XCOM 2 Collection brings the beloved tactical RPG to the Nintendo Switch for the first time.
After the events of XCOM, players are introduced to a new version of Earth in which the aliens have taken over to create a new world order.
While many of their actions seem to be benevolent, the team behind the XCOM division from the first game know better. Utilising espionage and misdirection, gamers take control of the Commander – the faceless force behind the new mobile XCOM unit.
XCOM 2 and its expansion XCOM 2: War of the Chosen feature most of the same turn-based battles and base building mechanics that appeared in the first Firaxis game.
The XCOM base has now gone mobile, and traverses the planet in an enormous aircraft which houses your teams and units.
Players can customise the aircraft as they see fit, organising the rooms and investing in technology in a bid to create a perfectly efficient base of operations.
You can also recruit new units and build synergised teams of soldiers to battle the alien threat.
While there’s lots to do within your mobile base, you may also find yourself stuck indefinitely after a rogue autosave.
When this happens – as it did to me on more than one occasion – you may have to reset the game and replay a mission you’ve already completed.
Fortunately, the XCOM missions are exceptional. There is a reason the XCOM franchise was brought back from the dead earlier this decade.
The absolute joy of positioning your soldier perfectly before executing a strike against a group of unsuspecting aliens is unbeatable.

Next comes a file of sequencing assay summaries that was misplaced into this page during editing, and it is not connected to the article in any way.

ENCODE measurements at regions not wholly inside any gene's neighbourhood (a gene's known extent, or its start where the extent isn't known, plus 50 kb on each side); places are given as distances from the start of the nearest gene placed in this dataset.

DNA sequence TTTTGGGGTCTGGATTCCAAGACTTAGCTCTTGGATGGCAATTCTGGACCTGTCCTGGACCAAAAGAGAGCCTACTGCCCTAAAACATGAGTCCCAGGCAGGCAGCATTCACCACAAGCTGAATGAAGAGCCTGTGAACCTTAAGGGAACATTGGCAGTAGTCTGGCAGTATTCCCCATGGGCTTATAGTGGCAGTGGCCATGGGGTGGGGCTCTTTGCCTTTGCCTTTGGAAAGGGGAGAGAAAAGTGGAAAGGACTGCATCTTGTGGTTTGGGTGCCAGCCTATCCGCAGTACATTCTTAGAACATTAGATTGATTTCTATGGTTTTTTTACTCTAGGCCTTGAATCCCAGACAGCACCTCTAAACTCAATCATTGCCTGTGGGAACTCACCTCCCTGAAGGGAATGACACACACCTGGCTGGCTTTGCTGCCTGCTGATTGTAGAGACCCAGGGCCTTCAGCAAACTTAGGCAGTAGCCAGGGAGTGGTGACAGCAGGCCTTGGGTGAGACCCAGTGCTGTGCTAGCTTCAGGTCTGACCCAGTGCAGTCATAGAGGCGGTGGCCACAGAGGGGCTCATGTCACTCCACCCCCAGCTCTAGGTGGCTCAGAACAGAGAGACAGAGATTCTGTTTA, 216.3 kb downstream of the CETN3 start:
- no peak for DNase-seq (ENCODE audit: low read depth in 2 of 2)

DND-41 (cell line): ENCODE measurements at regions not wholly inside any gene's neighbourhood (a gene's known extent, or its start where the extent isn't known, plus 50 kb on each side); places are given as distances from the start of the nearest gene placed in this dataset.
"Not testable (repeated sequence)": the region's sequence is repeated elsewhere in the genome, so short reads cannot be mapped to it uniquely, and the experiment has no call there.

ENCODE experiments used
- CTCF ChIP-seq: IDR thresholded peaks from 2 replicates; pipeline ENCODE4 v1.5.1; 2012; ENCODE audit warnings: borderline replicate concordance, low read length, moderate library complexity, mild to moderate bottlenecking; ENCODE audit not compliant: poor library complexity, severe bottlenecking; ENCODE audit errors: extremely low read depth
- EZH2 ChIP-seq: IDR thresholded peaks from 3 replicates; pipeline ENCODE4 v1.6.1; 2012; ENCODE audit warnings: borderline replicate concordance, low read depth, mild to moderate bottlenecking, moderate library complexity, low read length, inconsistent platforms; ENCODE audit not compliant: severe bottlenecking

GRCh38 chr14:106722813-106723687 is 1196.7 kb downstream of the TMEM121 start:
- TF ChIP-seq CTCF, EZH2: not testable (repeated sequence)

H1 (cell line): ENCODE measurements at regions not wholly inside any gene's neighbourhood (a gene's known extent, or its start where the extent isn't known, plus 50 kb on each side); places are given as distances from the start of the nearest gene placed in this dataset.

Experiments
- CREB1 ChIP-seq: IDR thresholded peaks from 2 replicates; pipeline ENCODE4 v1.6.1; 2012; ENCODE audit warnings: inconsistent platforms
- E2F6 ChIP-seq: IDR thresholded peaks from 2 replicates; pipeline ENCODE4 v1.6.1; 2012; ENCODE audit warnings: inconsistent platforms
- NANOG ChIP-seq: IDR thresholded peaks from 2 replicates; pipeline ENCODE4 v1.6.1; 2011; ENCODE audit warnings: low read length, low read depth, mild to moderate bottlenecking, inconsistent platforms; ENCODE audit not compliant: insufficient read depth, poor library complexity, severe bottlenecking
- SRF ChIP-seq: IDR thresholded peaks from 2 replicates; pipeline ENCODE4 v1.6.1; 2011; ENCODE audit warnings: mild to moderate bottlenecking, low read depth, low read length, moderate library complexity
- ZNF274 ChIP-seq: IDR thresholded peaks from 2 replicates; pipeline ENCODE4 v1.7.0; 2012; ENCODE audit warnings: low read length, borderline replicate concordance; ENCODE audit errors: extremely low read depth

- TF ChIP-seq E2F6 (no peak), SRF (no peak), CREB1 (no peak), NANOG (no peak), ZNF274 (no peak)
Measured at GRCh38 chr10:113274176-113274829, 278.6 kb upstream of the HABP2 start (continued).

Within the first few missions players will be introduced to a number of alien adversaries to sink their teeth into – but it doesn’t take long for the creatures to diversify a bit.
As more gruesome and unspeakable creatures take centre stage in the missions, players will quickly learn that one wrong move could cost the lives of their favourite soldiers. It’s incredibly tense.
Unfortunately, some of the aforementioned glitches and hitching issues experienced within the base start to rear their head during missions.
Various instances of freezing and mid-combat loading completely stunts any momentum or tension built up within battles.
Players may consider turning off some of the more cinematic enemy deaths in the settings, as this seems to solve some of the performance problems.
Sadly there’s no fixing the game’s visuals, which take a real hit on the transition to Switch.
The Nintendo Switch is not a graphical powerhouse on par with the PlayStation 4 or Xbox One, and it shows with murky displays and textures.
Some finer details on the soldiers in the base look good, and many of the environments have a neat aesthetic when levels eventually load, but once grenades, explosions, and transitions take place, buildings become fragmented shells of what they once looked like.
The XCOM 2 Collection is still an incredibly enjoyable game, and fans of the franchise will no doubt remember it fondly.
Newcomers to the XCOM series should also enjoy how the game progresses, but may quickly become frustrated by how it runs. Graphics are not a priority for the game – which is fine – but the technical hitches and game-breaking bugs will certainly turn players off after just a few hours.